An increase in motorists crashing into green electrical pillar boxes found in Queensland’s underground power housing estates has sparked a warning from Energex.

According to Area Manager Chris Graham, in the past twelve months Energex and Ergon crews have been called to nearly 90 incidents involving vehicles striking the pillar boxes and exposing electrical hazards.

“Across Queensland, last year our crews responded to 52 vehicles hitting our underground network pillar boxes which we thought was a high number, but recently compiled data alarmingly showed a 67 per cent increase at 87 incidents,” Mr Graham said.

“These are the small green pillar boxes many Queenslanders with underground power will see on their front property boundary – they house electrical equipment supplying power to your home.

“If a vehicle hits a pillar box or other electrical equipment such as padmount transformers or powerpoles, even at low speed, live parts can be exposed, causing a dangerous safety issue capable of making the car live or severely injuring or killing anyone who comes in contact with it.

“We’re asking drivers to be well aware of their surroundings, especially our pillar boxes and other electrical assets.”

Mr Graham said if the worst happens and you drive into a pillar box there are a few crucial steps to remain safe.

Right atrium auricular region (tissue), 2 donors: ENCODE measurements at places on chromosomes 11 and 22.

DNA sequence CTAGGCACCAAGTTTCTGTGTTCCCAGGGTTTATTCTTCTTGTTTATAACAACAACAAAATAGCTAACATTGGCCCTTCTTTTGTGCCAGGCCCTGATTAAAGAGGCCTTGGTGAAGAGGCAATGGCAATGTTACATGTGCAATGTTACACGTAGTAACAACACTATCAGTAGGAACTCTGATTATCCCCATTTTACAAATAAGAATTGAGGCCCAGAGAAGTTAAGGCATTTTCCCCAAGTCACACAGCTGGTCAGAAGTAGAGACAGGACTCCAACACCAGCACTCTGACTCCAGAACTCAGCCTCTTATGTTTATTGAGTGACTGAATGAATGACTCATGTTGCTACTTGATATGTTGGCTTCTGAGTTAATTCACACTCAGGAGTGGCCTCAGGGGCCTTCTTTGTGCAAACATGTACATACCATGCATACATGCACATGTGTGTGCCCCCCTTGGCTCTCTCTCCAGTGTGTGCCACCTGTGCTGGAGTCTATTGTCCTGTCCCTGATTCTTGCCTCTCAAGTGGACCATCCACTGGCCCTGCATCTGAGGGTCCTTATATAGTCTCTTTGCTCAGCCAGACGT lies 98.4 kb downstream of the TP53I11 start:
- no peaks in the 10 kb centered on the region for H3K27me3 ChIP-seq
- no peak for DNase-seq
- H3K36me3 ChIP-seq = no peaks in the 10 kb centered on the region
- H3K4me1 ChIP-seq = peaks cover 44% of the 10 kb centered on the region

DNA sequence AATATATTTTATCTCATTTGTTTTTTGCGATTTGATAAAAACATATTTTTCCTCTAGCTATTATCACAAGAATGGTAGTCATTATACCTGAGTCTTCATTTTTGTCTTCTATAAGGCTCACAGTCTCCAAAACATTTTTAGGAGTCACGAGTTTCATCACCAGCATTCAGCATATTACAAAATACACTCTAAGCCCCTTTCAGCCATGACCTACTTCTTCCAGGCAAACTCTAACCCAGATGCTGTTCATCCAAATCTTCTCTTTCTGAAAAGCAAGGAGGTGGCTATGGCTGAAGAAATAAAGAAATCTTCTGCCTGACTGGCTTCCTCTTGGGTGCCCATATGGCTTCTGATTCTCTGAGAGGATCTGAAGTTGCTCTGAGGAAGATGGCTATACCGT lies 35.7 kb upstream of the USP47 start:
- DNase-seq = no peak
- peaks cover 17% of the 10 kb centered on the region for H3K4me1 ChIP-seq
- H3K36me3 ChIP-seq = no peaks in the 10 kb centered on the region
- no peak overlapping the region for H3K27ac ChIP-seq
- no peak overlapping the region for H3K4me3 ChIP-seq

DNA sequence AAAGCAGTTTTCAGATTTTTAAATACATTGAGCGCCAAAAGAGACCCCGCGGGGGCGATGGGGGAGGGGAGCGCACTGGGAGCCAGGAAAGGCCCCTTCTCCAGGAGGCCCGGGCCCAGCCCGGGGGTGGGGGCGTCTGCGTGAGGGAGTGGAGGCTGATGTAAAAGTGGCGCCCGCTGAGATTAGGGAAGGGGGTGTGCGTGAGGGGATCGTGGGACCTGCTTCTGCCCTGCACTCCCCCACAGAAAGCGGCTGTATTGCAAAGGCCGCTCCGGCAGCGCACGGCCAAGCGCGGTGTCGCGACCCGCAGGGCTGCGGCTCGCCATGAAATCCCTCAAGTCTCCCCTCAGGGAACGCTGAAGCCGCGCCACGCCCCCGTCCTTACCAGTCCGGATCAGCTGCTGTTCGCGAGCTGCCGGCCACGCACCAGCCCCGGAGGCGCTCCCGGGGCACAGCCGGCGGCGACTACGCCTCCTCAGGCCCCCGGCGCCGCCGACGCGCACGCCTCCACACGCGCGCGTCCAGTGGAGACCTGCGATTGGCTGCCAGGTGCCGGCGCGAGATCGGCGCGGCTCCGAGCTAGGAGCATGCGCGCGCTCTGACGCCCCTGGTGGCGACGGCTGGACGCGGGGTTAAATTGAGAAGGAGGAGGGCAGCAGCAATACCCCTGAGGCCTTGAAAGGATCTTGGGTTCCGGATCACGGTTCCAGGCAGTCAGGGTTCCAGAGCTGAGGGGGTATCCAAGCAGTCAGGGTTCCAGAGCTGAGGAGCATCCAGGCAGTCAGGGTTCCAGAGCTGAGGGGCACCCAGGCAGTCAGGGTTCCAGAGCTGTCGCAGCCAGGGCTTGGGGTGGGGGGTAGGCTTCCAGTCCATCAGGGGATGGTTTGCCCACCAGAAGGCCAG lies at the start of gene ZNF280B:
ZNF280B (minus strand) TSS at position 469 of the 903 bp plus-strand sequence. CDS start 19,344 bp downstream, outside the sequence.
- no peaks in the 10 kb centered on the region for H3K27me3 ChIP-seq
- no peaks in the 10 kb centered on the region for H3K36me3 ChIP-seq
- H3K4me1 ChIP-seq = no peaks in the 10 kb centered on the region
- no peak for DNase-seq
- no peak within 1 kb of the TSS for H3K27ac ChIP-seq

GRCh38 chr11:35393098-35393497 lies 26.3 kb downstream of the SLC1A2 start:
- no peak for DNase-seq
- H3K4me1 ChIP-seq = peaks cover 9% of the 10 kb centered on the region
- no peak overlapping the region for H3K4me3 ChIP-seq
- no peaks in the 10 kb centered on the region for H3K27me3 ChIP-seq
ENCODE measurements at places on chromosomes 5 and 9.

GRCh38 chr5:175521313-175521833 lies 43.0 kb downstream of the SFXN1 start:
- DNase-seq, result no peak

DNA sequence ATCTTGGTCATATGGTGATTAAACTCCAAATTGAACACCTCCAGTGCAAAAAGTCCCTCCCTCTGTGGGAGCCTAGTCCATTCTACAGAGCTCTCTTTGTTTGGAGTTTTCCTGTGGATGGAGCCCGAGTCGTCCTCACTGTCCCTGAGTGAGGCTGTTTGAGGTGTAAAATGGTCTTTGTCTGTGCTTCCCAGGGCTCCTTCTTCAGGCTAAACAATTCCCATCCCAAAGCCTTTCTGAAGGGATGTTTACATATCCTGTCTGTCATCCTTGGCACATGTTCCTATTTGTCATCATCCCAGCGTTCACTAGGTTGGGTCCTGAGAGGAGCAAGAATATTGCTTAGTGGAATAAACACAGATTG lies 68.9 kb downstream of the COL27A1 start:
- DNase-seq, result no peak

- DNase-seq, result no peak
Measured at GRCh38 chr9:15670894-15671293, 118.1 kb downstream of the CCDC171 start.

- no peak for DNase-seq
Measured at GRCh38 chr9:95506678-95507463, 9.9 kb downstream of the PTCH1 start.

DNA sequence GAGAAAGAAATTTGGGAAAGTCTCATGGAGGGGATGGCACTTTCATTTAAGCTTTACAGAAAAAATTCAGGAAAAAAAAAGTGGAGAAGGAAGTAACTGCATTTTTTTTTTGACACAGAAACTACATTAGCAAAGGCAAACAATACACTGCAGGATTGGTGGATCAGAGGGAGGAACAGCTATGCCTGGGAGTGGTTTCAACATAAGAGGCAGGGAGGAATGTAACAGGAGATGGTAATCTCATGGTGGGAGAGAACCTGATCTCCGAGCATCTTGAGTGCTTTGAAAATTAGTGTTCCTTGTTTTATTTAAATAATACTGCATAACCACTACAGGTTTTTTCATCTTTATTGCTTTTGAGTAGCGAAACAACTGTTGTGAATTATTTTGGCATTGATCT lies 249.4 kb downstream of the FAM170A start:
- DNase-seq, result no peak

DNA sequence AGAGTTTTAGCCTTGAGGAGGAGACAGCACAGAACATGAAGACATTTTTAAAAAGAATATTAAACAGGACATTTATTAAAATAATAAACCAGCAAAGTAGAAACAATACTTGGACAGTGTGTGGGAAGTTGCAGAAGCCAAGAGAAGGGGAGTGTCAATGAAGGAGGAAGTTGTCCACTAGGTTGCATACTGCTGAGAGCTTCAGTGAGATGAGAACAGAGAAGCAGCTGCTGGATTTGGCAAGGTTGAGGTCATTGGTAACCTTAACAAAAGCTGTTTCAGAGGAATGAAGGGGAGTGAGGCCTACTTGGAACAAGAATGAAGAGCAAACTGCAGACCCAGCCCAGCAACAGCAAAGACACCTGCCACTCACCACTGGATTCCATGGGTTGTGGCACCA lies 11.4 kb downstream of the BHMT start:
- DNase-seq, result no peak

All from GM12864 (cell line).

“If someone in a vehicle accidentally bumps into one of our pillar boxes they should stay in their vehicle and, if safe to do so, drive it at least 10 metres away before getting out of the car and calling us on 13 19 62,” he said.

“If the vehicle is stuck on the pillar box there’s a high probability the outside of the vehicle may be live with electricity, so the safest course of action is to STAY, CALL and WAIT.

“Stay in the vehicle, call 000 for help and wait in the vehicle until emergency services and Energex confirm it is safe to get out.

“In this situation, we urge bystanders outside the vehicle to keep well away.

“In a worst-case scenario, if the occupants must leave the vehicle due to fire or another life-threatening issue, the safest thing to do is open the door as wide as possible and jump, landing with both feet together – being very careful not to touch the car and ground at the same time and continue to jump with both feet together, or shuffle if unable to jump, until at least 10 metres away.”

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